As discussed previously, President Trump issued an Executive Order on July 14, 2020, concerning certain import and export trade requirements between the US and China.
View Executive Order.
Goods produced in Hong Kong will be required to be marked with China as their country of origin in accordance with the requirements of 19 U.S.C.A. § 1304 and 19 C.F.R. Part 134 on September 25, 2020. On August 11, 2020, CBP published a notice in the Federal Register providing an effective date for the new marking and the penalties for incorrect marking. On August 12, 2020, CBP released further guidance on the origin of goods from Hong Kong for Section 301 China tariff purposes through the issuance of FAQs, which we describe below.
Marking Requirement Details
“Marking” for US import purposes means physically labeling the goods or their containers. We discuss the marking requirements in an earlier alert. According to the notice from US Customs and Border Protection, starting on September 25, 2020, goods produced in Hong Kong, which are entered or withdrawn from warehouse for consumption into the United States will have to be marked country of origin “China.” Marking requirements are covered by 19 U.S.C.A. § 1304 and 19 C.F.R. Part 134.
How will marking affect the country of origin for purposes of assessing duties under Chapters 1-97 of the HTSUS or temporary duties under Chapter 99?
Although goods imported from Hong Kong will soon have to be marked country of origin China, CBP has explained in their FAQs that the changes in marking requirements will have a limited impact for duties on such goods. Specifically, the change in marking requirements will not affect country of origin determinations for purposes of assessing (1) duties under Chapters 1-97 of the Harmonized Tariff Schedule of the United States (HTSUS), or (2) temporary or additional duties under Chapter 99 of the HTSUS, such as the China Section 301 duties. Accordingly, goods produced in Hong Kong that are imported into the United States should continue to report the International Organization for Standardization (ISO) country “HK” as the country of origin when required. Thus, Hong Kong-produced goods will need to be physically marked country of origin “China” but entry documentation should continue to report Hong Kong as the country of origin.
The Executive Order will only apply to marking requirements under 19 U.S.C § 1304. Significantly, CBP has also explained that there is no change regarding Hong Kong Outward Processing Arrangements (OPA), essentially meaning that even when goods are produced under an OPA, CBP will independently review the processes conducted in Hong Kong and the OPA country to determine the origin of the product under the applicable CBP rules. For example, CBP has issued several textile and apparel rulings involving Hong Kong’s OPA arrangement and in at least one, HQ 959425 (August 21, 1996) China was determined to be the country of origin under the applicable origin rules for textile and apparel products in 19 CFR 102.21. In general, these rulings state:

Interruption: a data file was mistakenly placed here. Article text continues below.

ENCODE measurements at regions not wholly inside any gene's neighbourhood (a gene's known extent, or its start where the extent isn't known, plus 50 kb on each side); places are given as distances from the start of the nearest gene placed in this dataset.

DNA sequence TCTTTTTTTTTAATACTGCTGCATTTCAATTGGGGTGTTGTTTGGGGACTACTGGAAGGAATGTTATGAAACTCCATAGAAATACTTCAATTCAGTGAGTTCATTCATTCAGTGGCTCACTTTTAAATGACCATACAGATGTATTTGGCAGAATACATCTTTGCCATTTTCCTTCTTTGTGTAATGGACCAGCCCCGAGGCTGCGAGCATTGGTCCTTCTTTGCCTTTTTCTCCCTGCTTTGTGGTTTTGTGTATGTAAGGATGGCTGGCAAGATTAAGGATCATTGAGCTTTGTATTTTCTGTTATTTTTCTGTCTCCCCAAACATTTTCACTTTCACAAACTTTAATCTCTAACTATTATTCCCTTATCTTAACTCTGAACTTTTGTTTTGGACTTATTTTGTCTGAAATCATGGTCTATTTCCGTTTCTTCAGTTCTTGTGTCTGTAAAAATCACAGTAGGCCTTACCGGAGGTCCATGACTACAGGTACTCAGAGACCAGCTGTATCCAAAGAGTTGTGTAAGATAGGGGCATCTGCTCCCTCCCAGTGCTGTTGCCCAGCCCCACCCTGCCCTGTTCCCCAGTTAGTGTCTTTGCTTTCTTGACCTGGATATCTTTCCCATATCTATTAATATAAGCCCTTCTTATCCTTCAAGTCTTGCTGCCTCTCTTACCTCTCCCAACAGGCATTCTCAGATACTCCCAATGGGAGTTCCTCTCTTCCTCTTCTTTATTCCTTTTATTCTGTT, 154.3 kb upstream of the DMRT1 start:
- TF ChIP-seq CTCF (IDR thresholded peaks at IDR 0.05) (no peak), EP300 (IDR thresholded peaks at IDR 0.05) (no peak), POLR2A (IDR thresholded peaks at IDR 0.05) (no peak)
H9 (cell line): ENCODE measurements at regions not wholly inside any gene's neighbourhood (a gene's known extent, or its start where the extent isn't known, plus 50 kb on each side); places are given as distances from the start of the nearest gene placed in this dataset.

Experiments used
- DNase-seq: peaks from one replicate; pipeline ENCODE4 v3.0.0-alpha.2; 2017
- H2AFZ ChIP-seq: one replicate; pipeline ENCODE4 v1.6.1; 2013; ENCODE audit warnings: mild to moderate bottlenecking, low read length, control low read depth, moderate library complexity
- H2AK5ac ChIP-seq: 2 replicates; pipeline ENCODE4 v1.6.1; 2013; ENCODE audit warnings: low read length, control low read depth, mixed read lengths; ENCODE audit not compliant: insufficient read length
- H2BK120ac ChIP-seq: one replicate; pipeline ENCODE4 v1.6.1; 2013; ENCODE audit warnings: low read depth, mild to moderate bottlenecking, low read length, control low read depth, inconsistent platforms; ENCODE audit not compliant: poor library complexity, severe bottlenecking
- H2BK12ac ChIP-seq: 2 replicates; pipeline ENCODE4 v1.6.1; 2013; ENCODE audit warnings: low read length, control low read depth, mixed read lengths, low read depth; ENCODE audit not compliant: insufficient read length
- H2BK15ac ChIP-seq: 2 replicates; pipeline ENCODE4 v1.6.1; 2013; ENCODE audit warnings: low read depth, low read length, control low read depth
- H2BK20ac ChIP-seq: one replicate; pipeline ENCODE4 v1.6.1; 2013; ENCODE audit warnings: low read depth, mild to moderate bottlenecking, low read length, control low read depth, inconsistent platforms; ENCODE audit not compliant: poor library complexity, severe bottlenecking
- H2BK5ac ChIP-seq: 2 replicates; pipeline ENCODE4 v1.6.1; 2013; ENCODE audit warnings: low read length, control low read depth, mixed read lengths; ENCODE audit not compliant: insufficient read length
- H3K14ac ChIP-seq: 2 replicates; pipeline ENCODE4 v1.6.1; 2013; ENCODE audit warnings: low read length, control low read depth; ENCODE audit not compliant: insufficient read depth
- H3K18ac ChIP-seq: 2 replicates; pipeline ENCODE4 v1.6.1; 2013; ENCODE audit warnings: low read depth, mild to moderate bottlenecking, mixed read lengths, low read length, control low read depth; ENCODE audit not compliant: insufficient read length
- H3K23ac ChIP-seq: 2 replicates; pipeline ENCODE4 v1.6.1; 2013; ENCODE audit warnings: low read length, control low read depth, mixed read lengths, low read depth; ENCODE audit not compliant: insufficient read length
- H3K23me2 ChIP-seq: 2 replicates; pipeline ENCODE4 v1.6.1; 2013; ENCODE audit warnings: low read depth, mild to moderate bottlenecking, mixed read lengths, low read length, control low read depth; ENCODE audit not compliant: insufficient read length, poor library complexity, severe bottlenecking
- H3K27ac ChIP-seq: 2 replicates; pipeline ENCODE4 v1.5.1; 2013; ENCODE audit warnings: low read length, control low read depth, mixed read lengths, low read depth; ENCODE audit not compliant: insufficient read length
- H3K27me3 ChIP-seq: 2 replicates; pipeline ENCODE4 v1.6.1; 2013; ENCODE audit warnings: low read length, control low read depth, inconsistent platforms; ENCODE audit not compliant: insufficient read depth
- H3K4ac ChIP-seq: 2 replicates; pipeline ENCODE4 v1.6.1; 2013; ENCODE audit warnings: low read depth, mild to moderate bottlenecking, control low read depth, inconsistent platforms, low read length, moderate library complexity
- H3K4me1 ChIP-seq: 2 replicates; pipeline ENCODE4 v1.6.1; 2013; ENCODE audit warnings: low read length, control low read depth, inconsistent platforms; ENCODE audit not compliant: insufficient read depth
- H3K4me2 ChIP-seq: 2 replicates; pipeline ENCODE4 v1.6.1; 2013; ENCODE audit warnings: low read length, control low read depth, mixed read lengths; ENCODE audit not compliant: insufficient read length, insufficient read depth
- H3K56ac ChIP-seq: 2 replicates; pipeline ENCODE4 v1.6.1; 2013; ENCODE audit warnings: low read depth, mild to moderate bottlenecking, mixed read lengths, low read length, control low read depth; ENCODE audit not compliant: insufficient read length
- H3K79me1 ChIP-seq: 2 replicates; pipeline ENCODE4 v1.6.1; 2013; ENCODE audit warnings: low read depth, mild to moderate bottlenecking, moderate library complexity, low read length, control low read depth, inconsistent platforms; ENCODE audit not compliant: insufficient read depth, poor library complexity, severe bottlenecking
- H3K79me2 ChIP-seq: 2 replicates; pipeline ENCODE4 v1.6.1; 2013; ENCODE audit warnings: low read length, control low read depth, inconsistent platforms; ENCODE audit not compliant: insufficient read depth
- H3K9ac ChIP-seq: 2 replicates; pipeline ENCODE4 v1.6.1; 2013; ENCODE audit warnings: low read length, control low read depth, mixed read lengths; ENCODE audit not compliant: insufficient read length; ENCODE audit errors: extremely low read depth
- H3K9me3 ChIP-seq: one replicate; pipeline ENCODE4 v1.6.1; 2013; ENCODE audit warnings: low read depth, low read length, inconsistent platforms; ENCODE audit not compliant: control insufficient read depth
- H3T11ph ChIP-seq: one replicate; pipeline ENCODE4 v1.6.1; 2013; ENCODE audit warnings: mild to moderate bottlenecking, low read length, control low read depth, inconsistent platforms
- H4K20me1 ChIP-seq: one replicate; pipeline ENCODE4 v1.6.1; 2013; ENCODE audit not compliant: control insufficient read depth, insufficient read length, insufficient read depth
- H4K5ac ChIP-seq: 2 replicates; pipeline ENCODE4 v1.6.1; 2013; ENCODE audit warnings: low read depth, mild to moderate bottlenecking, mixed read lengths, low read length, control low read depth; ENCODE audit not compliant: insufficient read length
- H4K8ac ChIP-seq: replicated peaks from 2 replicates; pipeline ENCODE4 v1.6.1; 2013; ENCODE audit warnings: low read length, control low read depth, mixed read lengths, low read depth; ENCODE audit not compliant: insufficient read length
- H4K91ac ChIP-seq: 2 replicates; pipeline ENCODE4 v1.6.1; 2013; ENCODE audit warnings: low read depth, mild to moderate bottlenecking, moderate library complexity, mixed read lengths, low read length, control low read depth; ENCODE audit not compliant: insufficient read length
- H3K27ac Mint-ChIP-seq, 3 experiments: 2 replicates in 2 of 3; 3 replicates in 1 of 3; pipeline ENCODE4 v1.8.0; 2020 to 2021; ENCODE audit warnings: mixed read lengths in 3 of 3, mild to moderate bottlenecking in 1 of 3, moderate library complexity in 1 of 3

Each request for a country of origin determination is made on a case by case basis, which allows Customs to carefully consider the particulars of individual manufacturing scenarios.
CBP will likely continue to address such OPA-related imports on a case-specific basis, and thus, it is likely that there will continue to be situations where the country of origin for duty and marking purposes will be China even though a significant portion of the raw materials and or processing occurs in Hong Kong. However, pursuant to the Executive Order and CBP’s Interim Rule, even where the origin is determined to be Hong Kong, the goods will be required to be marked “China”, albeit duties will be applied based on Hong Kong origin. In sum, the entry summary procedures remain unchanged and filers should continue to file entry summaries and duty payments according to current US regulations and policies; only the marking requirements have changed.
Notwithstanding the current rules that have been issued, because US-China relations have and may continue to deteriorate, stakeholders should continue to monitor this situation for future changes, especially with regards to the imposition of duties.
CBP is expected to begin enforcing these marking requirements, on or around September 25, 2020. Shipments from Hong Kong are easily identified and thus could become an easy target for verification of compliance with the new marking rule. Although importers may be able to use FTZs to remedy marking issues, given the added cost and delays, it is important that companies act quickly to ensure compliance with this new requirement and continuity of business.